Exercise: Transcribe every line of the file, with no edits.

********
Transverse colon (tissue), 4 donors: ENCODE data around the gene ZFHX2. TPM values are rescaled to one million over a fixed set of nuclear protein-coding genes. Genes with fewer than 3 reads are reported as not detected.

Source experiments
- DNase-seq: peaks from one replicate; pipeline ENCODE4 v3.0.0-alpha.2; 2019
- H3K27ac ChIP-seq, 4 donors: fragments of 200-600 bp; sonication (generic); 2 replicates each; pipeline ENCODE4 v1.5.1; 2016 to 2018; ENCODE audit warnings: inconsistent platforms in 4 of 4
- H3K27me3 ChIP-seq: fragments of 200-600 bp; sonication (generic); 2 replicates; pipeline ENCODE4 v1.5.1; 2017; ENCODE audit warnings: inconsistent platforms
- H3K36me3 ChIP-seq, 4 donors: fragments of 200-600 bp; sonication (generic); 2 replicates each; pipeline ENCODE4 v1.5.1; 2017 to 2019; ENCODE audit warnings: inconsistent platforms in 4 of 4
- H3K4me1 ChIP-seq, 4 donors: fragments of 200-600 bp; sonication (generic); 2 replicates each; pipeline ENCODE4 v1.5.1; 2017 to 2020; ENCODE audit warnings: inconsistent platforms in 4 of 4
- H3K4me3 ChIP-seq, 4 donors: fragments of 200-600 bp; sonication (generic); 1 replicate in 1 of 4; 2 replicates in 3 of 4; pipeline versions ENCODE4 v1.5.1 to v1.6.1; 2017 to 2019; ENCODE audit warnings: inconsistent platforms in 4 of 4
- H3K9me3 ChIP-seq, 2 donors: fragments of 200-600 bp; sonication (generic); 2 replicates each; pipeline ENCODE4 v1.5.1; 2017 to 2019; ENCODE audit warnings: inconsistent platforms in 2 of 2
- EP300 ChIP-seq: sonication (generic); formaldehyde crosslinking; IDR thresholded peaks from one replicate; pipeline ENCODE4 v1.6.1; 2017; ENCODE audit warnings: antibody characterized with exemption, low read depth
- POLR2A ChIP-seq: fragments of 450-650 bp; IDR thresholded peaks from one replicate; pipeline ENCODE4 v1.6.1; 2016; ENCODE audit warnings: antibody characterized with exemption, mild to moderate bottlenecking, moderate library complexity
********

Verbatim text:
Transverse colon (tissue), 4 donors: ENCODE data around the gene ZFHX2. TPM values are rescaled to one million over a fixed set of nuclear protein-coding genes. Genes with fewer than 3 reads are reported as not detected.

Source experiments
- DNase-seq: peaks from one replicate; pipeline ENCODE4 v3.0.0-alpha.2; 2019
- H3K27ac ChIP-seq, 4 donors: fragments of 200-600 bp; sonication (generic); 2 replicates each; pipeline ENCODE4 v1.5.1; 2016 to 2018; ENCODE audit warnings: inconsistent platforms in 4 of 4
- H3K27me3 ChIP-seq: fragments of 200-600 bp; sonication (generic); 2 replicates; pipeline ENCODE4 v1.5.1; 2017; ENCODE audit warnings: inconsistent platforms
- H3K36me3 ChIP-seq, 4 donors: fragments of 200-600 bp; sonication (generic); 2 replicates each; pipeline ENCODE4 v1.5.1; 2017 to 2019; ENCODE audit warnings: inconsistent platforms in 4 of 4
- H3K4me1 ChIP-seq, 4 donors: fragments of 200-600 bp; sonication (generic); 2 replicates each; pipeline ENCODE4 v1.5.1; 2017 to 2020; ENCODE audit warnings: inconsistent platforms in 4 of 4
- H3K4me3 ChIP-seq, 4 donors: fragments of 200-600 bp; sonication (generic); 1 replicate in 1 of 4; 2 replicates in 3 of 4; pipeline versions ENCODE4 v1.5.1 to v1.6.1; 2017 to 2019; ENCODE audit warnings: inconsistent platforms in 4 of 4
- H3K9me3 ChIP-seq, 2 donors: fragments of 200-600 bp; sonication (generic); 2 replicates each; pipeline ENCODE4 v1.5.1; 2017 to 2019; ENCODE audit warnings: inconsistent platforms in 2 of 2
- EP300 ChIP-seq: sonication (generic); formaldehyde crosslinking; IDR thresholded peaks from one replicate; pipeline ENCODE4 v1.6.1; 2017; ENCODE audit warnings: antibody characterized with exemption, low read depth
- POLR2A ChIP-seq: fragments of 450-650 bp; IDR thresholded peaks from one replicate; pipeline ENCODE4 v1.6.1; 2016; ENCODE audit warnings: antibody characterized with exemption, mild to moderate bottlenecking, moderate library complexity